Focus on alcohol in Shannon Grant case sparks anger from family violence groups
By Sarah Farnsworth
Updated about an hour ago
Photo: Shannon Grant avoided jail after his original sentence was overturned. (AAP: Daniel Crosling)
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The former partner of AFL premiership player Shannon Grant is still recovering from the violence he subjected her too.
The premiership player and Norm Smith Medal winner admitted in court to assaulting her in jealous rages that turned violent on three separate occasions last year.
Last week, instead of being escorted into custody, Grant walked from court after his original six-month sentence was overturned on appeal.
But it was the judge’s emphasis on his behaviour being a drunken “loss of control” that family violence groups have warned sends a dangerous message.
County Court Judge Susan Cohen said the assaults inflicted by Grant reflected “a loss of control rather than deliberate aggressiveness” and the underlying cause was his excessive drinking.
But chief executive of family violence group Our Watch, Patty Kimberley, said people do not turn into abusers “for the night”.
“Time and time again highly respected research and real-life examples clearly tell us that perpetrators of violence against women don’t take one-too-many sips of alcohol, lose control or mysteriously turn into abusers for the night,” she said.
“While alcohol can and does exacerbate violence, labelling it as a driver is dangerous and not based on evidence.”
The Royal Commission into Family Violence found violence against a partner is underpinned by repeated coercion, control and domination.
The commission found it was attitudes towards women and a tolerance for violence that were crucial factors, and while alcohol was likely to “fuel or exacerbate” violence, it was not a cause.
In Grant’s case, the 41-year-old admitted he had used force repeatedly against his then-girlfriend as he tried to grab her phone to check her messages.
On one occasion she was left so badly bruised she did not leave the house for a fortnight.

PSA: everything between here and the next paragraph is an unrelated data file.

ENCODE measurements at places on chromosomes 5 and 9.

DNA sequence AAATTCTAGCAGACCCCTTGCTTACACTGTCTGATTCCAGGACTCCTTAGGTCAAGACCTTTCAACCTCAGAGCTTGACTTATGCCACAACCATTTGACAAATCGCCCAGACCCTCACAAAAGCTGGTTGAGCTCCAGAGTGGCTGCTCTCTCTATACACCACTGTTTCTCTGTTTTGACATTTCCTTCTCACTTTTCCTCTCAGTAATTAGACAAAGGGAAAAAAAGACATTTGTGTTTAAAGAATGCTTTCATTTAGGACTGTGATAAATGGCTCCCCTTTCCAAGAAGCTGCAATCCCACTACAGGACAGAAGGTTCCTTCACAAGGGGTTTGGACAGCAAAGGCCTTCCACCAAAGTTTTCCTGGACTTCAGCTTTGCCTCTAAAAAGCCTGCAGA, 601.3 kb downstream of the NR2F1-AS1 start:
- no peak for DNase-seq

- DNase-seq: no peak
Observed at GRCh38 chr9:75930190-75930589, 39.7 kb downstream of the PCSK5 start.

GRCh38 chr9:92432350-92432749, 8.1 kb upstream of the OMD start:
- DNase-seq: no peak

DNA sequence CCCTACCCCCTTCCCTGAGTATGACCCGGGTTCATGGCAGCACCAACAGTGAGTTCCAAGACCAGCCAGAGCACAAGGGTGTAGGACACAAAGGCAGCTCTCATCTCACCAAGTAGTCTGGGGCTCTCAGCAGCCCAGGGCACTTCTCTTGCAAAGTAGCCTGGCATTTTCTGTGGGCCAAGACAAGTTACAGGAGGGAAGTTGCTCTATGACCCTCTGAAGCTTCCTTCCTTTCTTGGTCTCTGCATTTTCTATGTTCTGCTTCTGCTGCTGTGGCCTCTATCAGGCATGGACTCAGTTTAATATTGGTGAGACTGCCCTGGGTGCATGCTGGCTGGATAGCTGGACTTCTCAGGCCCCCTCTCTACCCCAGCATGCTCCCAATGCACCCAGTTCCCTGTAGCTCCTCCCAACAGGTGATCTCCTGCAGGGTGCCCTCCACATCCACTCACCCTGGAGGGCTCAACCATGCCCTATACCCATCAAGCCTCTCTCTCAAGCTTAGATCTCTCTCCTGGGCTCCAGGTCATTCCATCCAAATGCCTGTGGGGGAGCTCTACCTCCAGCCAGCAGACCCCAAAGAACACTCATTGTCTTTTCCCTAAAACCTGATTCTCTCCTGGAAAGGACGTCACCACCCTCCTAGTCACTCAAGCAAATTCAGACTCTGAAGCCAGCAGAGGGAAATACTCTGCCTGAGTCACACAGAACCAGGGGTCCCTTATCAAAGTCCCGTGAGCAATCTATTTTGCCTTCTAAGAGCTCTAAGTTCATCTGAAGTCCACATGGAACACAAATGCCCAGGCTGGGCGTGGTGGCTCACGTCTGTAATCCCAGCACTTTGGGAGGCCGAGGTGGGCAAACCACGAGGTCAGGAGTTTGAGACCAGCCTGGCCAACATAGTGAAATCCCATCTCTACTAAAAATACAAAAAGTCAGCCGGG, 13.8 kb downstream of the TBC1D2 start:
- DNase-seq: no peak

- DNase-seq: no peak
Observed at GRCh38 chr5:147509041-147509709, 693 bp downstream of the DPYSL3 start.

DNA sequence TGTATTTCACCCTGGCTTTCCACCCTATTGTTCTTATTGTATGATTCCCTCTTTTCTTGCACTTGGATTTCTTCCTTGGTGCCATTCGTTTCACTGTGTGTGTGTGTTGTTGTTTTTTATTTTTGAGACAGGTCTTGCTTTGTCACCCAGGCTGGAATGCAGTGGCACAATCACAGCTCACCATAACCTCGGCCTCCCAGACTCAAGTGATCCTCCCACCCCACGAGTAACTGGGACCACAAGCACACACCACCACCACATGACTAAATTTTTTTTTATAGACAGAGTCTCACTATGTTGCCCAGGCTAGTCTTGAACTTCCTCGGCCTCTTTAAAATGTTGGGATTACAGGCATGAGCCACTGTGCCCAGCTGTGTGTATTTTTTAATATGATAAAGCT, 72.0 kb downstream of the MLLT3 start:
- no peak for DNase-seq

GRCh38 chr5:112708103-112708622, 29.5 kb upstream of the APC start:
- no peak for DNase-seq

A jealous argument on the beach about who she had been contacting was so loud and aggressive the police were called.
A month later, he wrestled her in a hotel bathroom trying to grab her phone and stomped on her with his foot.
She landed so hard against the floor, with him on top of her, she also injured her hip, elbow and foot injuries.
The court heard she is yet to recover from the emotional scars.
Attitudes towards women ‘must change’
Judge Cohen overturned Grant’s original jail term and replaced it with a two-year community corrections order.
While she said alcohol was not an excuse, Judge Cohen said it was Grant’s problem-drinking that “gave rise” to his offending, and stressed he had taken steps to curb the problem by attending regular Alcohol Anonymous meetings.
He has also had anger management counselling.
Domestic Violence Victoria’s chief executive Fiona McCormack said it was concerning when family violence was excused, particularly when they were a role model.
“Judges’ responses to these cases can often be out of line with community expectations,” Ms McCormack said.
“Men who commit domestic violence do not lose their self-control, they are in control enough to only commit violence against their partners or families and behind closed doors.”
It is the latest criticism of authorities in relation to violence against woman in recent months.
Victoria Police were accused of victim blaming for their warnings for people to stay safe after the murder of comedian Eurydice Dixon at Princes Park in Carlton.
“This must change because we know, based on the evidence, that attitudes towards women is one of the primary drivers of violence against women,” Ms McCormack said.
The court declined to comment on the case.